sun 09/08/2020

Rick Redbeard, Electric Circus, Edinburgh | reviews, news & interviews

Rick Redbeard, Electric Circus, Edinburgh

Rick Redbeard, Electric Circus, Edinburgh

The Phantom Band singer brings his solo album to the stage with little fuss but stunning power

Rick Redbeard: the phantom singsLisa-Marie Ferla

Rick Redbeard has a pirate’s name and a voice like deep, dark water. Behind the colourful alter ego stands (or, as was the case last night, sits) Rick Anthony, singer of The Phantom Band, the Scottish six-piece whose two albums – Checkmate Savage and The Wants – have recently stretched the admittedly painfully limited parameters of contemporary rock music to thrilling extremes.

The Phantom Band's sound is a manic tangle of folk, krautrock, doo-wop, post-rock, operatic excess and electro-pop kitsch. Anthony is not nearly as ambitious or eclectic when it comes to his own music, but the results are no less enthralling. He always seemed the most obviously “folky” member of the group. His mother, Gaye Anthony, has recorded several albums of traditional songs and sea shanties, and her influence has obviously left its mark.

In such intimate, unfussy confines the strength of his songwriting was enforced rather than undermined

His recently released debut, No Selfish Heart, has its roots in simple Scottish folk textures but folds in vintage singer-songwriting alongside flashes of country, blues and skeletal Americana. Lyrically, it broods with ancient myths, elemental imagery and Gothic horror, but there is humour, too. On “Now We’re Dancing” Anthony appears at the foot of his lover’s bed, “wearing just a beard and a smile”.

This was his first appearance since the album’s release; or, as he put it, “my first opportunity to disappoint a lot of people.” Not so fast with the self-deprecation. Sparse enough on record, live his songs featured nothing more extravagant than an acoustic guitar, his extraordinary rich baritone, the occasional drone from an effects pedal and, on the deeply wonderful “Any Way I Can”, the rhythmic jangle of his “novelty slipper”, a cross between a tambourine and a jester’s footwear. On several songs he was joined on harmony vocals by his sister Jo, whose voice was, sadly, often inaudible but which eventually found its rightful place on a gorgeous rendition of the traditional ballad “Kelvin Grove”.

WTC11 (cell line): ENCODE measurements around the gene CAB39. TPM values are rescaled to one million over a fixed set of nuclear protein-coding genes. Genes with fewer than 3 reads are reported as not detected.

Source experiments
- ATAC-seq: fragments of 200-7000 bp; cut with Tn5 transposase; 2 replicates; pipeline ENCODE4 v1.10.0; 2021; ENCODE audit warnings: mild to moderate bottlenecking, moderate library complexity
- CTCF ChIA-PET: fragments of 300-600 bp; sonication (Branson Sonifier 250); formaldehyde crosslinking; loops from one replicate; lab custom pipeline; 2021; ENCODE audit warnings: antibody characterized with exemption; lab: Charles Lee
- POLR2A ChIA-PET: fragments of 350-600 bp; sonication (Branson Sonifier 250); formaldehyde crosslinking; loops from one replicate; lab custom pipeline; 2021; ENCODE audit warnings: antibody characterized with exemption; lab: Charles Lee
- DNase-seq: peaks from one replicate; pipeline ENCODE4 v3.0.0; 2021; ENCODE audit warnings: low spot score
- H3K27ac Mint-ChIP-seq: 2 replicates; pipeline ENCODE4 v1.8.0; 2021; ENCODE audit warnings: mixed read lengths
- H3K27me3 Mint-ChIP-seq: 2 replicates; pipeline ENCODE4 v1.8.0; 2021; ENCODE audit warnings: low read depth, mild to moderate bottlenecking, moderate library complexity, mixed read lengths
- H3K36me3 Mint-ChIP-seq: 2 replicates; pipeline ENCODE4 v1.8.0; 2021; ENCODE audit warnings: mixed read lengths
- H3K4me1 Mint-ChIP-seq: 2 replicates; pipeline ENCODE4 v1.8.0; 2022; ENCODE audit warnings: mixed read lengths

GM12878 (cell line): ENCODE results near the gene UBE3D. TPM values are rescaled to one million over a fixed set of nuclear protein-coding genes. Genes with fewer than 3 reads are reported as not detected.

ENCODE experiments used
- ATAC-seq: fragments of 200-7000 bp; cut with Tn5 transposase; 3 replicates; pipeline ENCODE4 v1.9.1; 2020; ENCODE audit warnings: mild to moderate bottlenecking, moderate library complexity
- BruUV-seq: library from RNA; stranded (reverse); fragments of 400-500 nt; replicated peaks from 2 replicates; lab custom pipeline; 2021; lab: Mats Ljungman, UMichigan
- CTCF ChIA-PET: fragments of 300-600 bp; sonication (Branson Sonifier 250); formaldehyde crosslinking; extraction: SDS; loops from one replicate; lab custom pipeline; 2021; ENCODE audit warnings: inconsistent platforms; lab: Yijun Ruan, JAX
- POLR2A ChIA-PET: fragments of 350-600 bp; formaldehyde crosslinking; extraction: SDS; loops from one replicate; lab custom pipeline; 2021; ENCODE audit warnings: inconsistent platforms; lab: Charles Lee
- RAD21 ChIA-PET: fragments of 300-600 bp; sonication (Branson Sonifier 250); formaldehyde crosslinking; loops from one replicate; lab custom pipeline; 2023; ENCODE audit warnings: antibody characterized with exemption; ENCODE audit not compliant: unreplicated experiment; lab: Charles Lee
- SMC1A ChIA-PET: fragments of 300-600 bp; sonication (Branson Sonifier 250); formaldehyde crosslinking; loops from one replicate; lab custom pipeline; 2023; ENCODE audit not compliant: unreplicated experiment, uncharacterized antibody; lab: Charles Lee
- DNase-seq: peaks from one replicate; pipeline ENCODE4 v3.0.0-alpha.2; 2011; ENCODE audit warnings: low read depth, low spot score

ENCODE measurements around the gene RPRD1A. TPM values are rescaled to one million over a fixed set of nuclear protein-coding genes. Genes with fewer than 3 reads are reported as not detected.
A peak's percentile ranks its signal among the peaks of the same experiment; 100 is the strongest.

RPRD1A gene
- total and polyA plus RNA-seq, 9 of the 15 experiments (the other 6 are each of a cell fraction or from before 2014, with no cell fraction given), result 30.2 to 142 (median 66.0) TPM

You couldn’t call it polished (aside from a jingling sock, his sole stage props were four bottles of beer, a bottle of wine and a glass of whisky), and he took a little while to settle, but in such intimate, unfussy confines the strength of Anthony's songwriting was enforced rather than undermined. “Old Blue” possessed the kind of universal simplicity that you find in Kris Kristofferson’s greatest songs and almost nowhere else, not least when he sang “help me believe I’m a man”. “Now We’re Dancing” was light and playful, like midnight faery music; “Cold as Clay”, conversely, was truly death-struck, as dark as anything that ever appeared on Johnny Cash’s American Recordings.

Two terrific new songs – including a tightly-coiled minor key beauty called, I think, “Dragon Lair” – suggest there is plenty more where No Selfish Heart came from. The only negative is that Anthony is so good it rather makes me fear for the continued existence of The Phantom Band. Here’s hoping he can juggle both.

Aside from a 'novelty slipper', his sole stage props were four bottles of beer, a bottle of wine and a glass of whisky

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Editor Rating: 
4
Average: 4 (1 vote)

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